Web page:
Didn't like this article very much -- lots of words, very little content, which may be thoughtcatalog's specialty -- but I thought some of you might have things to say about it. [EDIT: I was right!] Does hubski have any veterans?
I had a worldview very similar to the author's when I first exited the service. Who the fuck were these college kids who knew nothing about the world? I'd meet people in my classes who had never left the city they were born in, save for maybe a vacation with the parents to an all - inclusive resort in Cancun. I'd hear them complain about such petty shit and it would drive me up the wall - how can a person like this be in the same place I am? What good is the stuff they're learning going to do with such a limited worldview (because mine was so complete because I went to iraq...)? When I was 19 I was nervous about my Chinook flight from Bagdad international airport to the intermediary fob before going to my patrol base. When you were 19 you were nervous about the next semester. I made the same mistake the author made and applied naive kid stereotype to a diverse group of people. But I got over it and I suspect that sometime in the near future the author will regret writing that article.
The only takeaway I got from it was something I'm still working out for myself, which is the foray many veterans took into the darker side of human nature. It's one thing to be the victim of malice and sadism and a whole other to grab the reins and enjoy doing it. I'd never dreamed of intentionally hurting people for the fun of it, but over there I was a demigod. I punched children, shot a lot of dogs, burned small mammals, spit on detainees, out my rifle barrel in their mouths while they were blindfolded and laughed to their face about it.
I perfected a tone of voice and intonation in order to make them think the rumors about what Americans do to detainees were true. I never let them sleep. I knew most of them were likely innocent. They were blindfolded before we put them in the humvee and stayed so for up to a week.
Usually this all begins with a raid. "Raiding," aside from its practical definition, means we can destroy everything they own. This meant cutting open their mattresses and pillows to find whatever, rolling their tvs down the stairs, throwing everything they owned onto the floor, just generally making sure their lives and everything they owned would be fucked for a good while.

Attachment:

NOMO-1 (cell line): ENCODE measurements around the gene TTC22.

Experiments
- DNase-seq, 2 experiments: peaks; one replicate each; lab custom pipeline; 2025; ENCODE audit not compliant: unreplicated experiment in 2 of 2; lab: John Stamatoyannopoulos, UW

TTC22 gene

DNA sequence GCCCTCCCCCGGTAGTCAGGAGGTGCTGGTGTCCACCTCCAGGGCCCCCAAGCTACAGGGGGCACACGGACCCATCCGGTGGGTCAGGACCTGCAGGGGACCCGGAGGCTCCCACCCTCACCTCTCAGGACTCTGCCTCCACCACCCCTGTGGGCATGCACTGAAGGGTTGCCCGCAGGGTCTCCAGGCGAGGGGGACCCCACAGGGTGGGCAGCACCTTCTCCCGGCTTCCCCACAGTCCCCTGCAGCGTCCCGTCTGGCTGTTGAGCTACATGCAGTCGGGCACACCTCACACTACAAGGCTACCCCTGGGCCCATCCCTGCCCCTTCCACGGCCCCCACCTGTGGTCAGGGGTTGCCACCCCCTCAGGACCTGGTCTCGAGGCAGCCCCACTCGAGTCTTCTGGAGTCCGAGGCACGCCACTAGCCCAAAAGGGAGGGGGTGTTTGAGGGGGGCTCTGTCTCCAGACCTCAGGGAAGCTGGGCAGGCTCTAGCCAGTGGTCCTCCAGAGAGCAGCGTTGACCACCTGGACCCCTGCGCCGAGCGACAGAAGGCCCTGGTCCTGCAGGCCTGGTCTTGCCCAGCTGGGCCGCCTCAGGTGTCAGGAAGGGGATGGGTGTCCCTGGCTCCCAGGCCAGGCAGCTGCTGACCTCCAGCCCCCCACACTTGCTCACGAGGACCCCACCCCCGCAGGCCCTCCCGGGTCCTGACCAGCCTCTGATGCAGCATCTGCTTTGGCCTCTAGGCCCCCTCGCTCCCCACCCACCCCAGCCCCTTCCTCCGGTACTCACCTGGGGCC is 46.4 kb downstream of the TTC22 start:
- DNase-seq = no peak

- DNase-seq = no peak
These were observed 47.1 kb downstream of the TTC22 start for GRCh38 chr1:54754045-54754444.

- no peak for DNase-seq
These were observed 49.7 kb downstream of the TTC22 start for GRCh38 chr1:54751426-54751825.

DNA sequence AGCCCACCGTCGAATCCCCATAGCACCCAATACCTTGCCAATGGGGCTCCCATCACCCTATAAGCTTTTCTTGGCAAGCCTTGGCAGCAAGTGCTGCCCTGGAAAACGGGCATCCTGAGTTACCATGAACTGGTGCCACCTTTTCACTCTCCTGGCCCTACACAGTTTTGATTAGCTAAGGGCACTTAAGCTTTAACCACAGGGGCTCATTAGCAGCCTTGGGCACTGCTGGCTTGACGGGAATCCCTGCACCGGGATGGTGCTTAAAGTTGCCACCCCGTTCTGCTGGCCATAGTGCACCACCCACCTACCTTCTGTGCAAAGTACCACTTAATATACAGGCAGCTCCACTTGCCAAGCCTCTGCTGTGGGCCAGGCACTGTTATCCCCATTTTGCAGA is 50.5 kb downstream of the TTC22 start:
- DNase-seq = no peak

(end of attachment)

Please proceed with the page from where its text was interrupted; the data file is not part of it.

After we had the detainee in the humvee it was free reign. The gunner did his best to knee him in his face and stomp on his balls and feet. The roads were bumpy so our rifle butts ended up in his ribs. Etc etc. I enjoyed all of it, which is weird for me to say. And let me assure you it wasn't a feeling limited to myself, because most of my platoon mates disliked the limits of what we could get away with. Many people have done much worse.
I don't know if anyone cares about any of that, or if my Catholic-esque confession was necessary to make my point. But I was a "normal" teenager who would've had a life experience similar to the college kids the author pretends he's not complaining about, because of my choice (it's constantly necessary to emphasize it was my choice when talking about veteran stuff otherwise people will tell me about the choice I chose to make) I learned about what the kind of darkness every person is capable of if the circumstances are right, first hand, because I was that. I don't think it makes a dichotomy of gen y so much as it has made a dichotomy of every veteran/civilian generation from every war. In college you don't have abject power over the entire populace of a country, as least in the face to face kind of way.
Other than that, the differences between military life and civilian life aren't really worth writing about. The danger isn't really that affecting. I get more scared riding passenger on the freeway with a bad driver than I ever did overseas. Everyone experiences loss. Everything is subjective and relative to that subjectivity. I don't know.
This article isn't good and I don't think this comment is either.
Wrote on my phone sorry for mistakes.